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Monday, January 24, 2022
Nuku’Alofa, Tonga, Aug 26 2021 - Fourteen Pacific Island Countries have enacted specific legislation to address domestic violence. While these laws have been developed to respond to domestic violence, implementation continues to be a challenge. It is affected by various factors that include practical social, cultural, religious, political, environmental and economic challenges.
The 2nd Regional Working Group on Family Protection and Domestic Violence (RWG) meeting will be held on 23-26 August, 2021. The meeting will focus on Pacific Island countries sharing experiences, reflecting on good practices, challenges, and learnings to date on the implementation of Domestic Violence (DV) legislation, particularly in the key priority areas (advisory committees, counselling and data collection) within the context of the COVID-19 pandemic environment and natural disasters.
This feature focuses on the Kingdom of Tonga, reflecting on their journey and their experiences in the implementation of the DV legislation. We spoke to Polotu Fakafanua-Paunga, Deputy CEO, Women Affairs Division, Ministry of Internal Affairs.
1. Where are you at in terms of the implementation of DV legislation in the Kingdom of Tonga? Please include any specific activities and timelines that was carried out to help in the implementation of DV legislation.
In 2016, we established the FPAC Counselling sub-committee. In 2018 the Family Protection Act Trust Fund for Gender Based Violence service providers was implemented. The Tonga Family Protection Legal Aid Center was established following that and work began on consolidating Domestic Violence administrative data from frontline agencies. The year 2019 saw momentous developments with the development of the Tonga Family Protection Counselling Framework and the establishment of the Tonga Police Domestic Violence Unit.
In addition, these four sub-committees was established: Family Protection Advisory Council (FPAC) Referral sub-committee, FPAC Data sub-committee and FPAC Faith Based Organization & GBV sub-committee. The Tonga National Service Delivery Protocol began its development and 2019 also saw the completion of the 5-year review of the Tonga Family Protection Act, 2013 and the Inclusion of Domestic Violence module at Tonga MICS survey2013.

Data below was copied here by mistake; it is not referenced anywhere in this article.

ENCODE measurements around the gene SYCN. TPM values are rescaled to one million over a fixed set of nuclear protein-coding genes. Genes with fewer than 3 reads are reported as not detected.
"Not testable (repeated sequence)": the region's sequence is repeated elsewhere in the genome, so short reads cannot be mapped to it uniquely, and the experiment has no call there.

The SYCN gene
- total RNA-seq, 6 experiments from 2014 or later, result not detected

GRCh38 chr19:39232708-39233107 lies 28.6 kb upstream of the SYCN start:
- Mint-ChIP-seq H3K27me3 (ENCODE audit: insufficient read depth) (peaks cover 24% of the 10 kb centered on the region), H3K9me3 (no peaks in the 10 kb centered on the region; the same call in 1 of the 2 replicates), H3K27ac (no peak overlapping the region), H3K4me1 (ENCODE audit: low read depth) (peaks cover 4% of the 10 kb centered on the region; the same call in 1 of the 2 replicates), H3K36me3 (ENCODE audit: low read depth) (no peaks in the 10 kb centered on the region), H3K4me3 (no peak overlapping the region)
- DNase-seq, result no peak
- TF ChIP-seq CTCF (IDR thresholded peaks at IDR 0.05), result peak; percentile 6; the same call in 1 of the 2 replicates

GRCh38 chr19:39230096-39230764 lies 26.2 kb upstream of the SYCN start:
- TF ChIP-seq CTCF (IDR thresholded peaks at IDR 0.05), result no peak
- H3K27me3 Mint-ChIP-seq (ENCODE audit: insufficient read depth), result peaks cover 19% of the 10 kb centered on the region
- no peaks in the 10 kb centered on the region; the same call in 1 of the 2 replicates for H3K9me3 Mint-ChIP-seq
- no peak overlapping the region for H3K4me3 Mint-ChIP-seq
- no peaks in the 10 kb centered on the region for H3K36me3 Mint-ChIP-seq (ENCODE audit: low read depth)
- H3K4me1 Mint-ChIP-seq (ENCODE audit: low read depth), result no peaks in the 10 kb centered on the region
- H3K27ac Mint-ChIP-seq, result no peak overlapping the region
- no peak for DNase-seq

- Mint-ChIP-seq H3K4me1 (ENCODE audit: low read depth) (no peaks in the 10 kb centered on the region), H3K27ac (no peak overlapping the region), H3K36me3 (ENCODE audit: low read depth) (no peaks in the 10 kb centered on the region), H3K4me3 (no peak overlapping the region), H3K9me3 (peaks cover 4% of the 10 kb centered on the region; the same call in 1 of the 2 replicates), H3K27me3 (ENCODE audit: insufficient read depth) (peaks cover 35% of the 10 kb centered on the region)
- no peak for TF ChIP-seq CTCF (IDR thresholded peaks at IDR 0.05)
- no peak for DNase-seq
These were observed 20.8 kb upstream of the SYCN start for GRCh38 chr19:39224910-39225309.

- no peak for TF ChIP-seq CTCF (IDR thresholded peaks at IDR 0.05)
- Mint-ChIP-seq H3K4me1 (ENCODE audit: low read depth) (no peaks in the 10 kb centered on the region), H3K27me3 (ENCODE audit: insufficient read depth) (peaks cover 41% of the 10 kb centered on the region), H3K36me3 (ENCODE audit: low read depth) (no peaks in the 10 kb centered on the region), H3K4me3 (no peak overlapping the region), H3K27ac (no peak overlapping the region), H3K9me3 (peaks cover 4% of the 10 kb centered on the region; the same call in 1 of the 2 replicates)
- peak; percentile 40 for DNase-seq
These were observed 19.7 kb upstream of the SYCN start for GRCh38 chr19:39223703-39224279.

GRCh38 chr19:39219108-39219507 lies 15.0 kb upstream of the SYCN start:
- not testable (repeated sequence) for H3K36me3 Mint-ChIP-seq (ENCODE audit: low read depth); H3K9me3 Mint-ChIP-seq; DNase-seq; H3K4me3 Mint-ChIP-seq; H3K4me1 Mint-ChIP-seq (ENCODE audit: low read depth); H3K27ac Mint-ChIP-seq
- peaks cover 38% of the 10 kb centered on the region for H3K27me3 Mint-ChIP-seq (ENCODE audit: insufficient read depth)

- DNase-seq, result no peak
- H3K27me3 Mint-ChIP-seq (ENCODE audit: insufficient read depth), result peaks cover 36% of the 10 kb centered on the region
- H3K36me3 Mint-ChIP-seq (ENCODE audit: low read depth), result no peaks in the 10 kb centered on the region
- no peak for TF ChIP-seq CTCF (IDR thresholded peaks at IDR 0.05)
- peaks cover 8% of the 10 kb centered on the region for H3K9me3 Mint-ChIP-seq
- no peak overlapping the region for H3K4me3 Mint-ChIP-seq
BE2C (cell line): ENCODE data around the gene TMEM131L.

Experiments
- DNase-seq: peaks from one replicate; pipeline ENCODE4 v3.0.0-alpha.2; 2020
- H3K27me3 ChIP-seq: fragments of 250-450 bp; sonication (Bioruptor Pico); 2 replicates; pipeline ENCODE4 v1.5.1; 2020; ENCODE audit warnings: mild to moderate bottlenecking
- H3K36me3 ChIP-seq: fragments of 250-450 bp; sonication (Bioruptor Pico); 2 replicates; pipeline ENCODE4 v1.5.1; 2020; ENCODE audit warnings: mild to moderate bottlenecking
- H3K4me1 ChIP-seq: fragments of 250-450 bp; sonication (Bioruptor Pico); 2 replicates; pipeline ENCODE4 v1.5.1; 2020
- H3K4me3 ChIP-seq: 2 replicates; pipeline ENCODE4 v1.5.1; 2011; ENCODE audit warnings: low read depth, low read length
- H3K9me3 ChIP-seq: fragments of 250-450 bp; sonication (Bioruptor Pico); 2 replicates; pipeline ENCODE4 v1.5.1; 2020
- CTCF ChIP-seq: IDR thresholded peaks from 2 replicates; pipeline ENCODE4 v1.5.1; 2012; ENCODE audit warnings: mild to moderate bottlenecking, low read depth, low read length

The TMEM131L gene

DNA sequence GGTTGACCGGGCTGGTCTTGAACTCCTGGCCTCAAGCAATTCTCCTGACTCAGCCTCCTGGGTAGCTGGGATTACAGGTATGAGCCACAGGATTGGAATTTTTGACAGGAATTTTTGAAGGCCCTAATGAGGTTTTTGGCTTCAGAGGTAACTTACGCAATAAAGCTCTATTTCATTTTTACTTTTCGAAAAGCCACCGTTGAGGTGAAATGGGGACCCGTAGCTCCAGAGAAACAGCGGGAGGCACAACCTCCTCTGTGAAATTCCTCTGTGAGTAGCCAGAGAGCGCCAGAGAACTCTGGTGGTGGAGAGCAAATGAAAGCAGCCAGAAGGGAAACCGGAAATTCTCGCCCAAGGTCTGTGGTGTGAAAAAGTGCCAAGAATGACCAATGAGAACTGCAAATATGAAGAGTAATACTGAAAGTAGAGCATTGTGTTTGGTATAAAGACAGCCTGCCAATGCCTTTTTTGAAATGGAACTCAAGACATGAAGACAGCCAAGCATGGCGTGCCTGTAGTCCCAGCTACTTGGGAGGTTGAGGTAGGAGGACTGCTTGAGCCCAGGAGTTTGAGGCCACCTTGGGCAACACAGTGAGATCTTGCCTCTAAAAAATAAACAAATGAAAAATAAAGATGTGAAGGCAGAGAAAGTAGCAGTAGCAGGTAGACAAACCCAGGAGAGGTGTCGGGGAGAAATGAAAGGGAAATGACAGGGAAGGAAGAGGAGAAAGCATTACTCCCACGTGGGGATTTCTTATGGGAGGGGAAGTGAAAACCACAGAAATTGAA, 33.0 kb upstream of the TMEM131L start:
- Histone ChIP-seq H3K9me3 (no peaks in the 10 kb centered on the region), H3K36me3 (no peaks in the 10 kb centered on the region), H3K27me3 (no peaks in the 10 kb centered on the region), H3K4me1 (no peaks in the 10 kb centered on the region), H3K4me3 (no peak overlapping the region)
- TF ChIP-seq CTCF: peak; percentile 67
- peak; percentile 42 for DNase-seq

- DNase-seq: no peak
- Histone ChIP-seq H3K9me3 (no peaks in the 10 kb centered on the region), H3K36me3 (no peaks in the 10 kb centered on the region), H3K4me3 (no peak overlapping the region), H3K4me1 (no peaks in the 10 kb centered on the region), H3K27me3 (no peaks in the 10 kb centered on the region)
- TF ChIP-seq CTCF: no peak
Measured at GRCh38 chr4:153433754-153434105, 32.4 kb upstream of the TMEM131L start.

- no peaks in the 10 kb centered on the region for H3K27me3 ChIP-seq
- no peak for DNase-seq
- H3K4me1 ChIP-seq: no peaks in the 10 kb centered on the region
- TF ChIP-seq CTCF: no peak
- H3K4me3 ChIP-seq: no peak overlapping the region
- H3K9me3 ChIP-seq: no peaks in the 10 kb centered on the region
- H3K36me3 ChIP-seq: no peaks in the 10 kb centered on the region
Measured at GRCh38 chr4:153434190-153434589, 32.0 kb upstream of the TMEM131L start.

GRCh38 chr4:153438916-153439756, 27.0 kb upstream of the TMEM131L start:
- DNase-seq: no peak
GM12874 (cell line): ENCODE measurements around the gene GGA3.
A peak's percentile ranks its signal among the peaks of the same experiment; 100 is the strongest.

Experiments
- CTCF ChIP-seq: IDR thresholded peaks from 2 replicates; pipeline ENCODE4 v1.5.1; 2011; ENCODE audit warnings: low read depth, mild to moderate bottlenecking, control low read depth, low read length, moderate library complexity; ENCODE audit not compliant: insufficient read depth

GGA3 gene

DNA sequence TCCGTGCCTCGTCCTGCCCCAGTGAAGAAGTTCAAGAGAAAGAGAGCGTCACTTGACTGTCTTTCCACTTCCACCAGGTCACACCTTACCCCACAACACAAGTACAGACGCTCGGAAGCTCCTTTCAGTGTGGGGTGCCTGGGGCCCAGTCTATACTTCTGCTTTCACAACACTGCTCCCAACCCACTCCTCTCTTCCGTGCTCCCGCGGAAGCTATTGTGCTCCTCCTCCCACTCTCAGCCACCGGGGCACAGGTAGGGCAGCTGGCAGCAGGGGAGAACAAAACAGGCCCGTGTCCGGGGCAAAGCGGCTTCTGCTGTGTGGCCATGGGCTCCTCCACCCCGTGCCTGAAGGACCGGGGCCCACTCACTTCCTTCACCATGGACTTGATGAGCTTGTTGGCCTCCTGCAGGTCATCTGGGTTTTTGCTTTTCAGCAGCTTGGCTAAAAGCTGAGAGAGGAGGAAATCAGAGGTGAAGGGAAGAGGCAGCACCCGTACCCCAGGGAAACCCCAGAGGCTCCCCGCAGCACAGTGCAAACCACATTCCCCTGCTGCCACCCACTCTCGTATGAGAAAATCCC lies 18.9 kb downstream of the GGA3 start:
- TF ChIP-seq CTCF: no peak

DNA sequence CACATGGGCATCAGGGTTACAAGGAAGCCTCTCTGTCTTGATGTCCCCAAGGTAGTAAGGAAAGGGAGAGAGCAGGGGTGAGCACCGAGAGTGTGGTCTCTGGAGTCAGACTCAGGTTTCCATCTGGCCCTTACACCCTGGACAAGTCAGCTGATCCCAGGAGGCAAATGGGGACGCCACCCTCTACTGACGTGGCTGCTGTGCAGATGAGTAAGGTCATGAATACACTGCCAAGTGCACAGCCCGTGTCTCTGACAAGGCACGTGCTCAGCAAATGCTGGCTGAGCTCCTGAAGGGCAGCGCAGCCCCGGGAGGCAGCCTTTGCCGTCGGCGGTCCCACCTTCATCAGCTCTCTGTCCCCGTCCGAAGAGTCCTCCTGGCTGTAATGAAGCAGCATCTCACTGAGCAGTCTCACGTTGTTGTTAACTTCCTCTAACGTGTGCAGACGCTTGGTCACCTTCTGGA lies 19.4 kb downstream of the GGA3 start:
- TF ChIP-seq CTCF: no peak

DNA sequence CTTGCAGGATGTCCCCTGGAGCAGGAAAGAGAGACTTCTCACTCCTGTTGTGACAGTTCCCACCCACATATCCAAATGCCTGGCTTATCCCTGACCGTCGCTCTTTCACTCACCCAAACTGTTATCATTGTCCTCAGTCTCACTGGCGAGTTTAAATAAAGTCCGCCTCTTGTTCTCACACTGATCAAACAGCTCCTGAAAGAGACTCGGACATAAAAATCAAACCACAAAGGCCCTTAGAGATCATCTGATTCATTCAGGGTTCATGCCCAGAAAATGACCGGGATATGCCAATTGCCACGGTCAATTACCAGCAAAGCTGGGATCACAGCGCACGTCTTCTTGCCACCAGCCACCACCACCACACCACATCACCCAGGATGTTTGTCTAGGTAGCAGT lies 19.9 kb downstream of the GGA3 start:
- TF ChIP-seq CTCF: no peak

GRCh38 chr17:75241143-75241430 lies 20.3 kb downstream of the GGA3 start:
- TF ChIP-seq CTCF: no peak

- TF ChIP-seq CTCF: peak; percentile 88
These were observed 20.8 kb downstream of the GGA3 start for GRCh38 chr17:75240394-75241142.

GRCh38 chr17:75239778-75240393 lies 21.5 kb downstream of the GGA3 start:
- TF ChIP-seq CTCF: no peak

Last year, Tonga’s first Family Protection Act (FPA) Panel of Counsellors was registered. This year, we have thus far launched Tonga’s National Service Delivery Protocol, progressed the national validation of the Tonga SDP and consequently rolled out the Training of Trainers of Service Delivery Protocol.
2. Has there been any significant progress with the implementation process of the DV legislation in Tonga?
3. What are some challenges faced with the implementation process of the DV legislation in Tonga?
Legal and social services are not recognized as essential services and thus hinder access of survivors to assistance and response from service providers during emergencies such as the COVID 19 pandemic or natural disasters). v)There is also the lack of perpetrators’ rehabilitation programs.
4. What are some gaps in the implementation process of DV legislation in Tonga that you feel needs to be addressed at the RWG meeting?
5. Provide any other additional information that you wish to add or be relevant to Tonga on DV legislation implementation.
In 2018, the Regional Rights Resource Team (RRRT) of the Pacific Community (SPC) – now formally called the Human Rights and Social Development Division – convened a “Regional Consultation on the Implementation of Domestic Violence Legislation: from Law to Practice”. The regional consultation brought together senior government officials from the Government Ministries / Departments responsible for the implementation of their country’s domestic violence legislation and provided a platform for reflections on progress against implementation of the domestic violence legislation in the region.
A key outcome from the consultation was the establishment of the Regional Working Group on Family Protection and Domestic Violence (RWG). The first meeting of the RWG was held in May 2019 with representation from Cook Islands, Kiribati, Tuvalu, Federated States of Micronesia (Kosrae & Pohnpei), Solomon Islands, Marshall Islands, Vanuatu and Tonga. The RWG agreed to two annual meetings (one face-to-face and another virtually). These meetings would provide a space for the RWG to update on the implementation of their legislation, highlight key areas of need from regional organisations that support countries on responding to domestic violence, and recommend important work needing technical and/or financial support.
The Human Rights and Social Development Division (formerly RRRT) is the Secretariat of the Regional Working Group and works closely with the Chair and Deputy Chair to develop the program for the meetings, coordinate financial support and coordination of the meetings. The next annual meeting is scheduled for August 2021.
Source: The Pacific Community (SPC)
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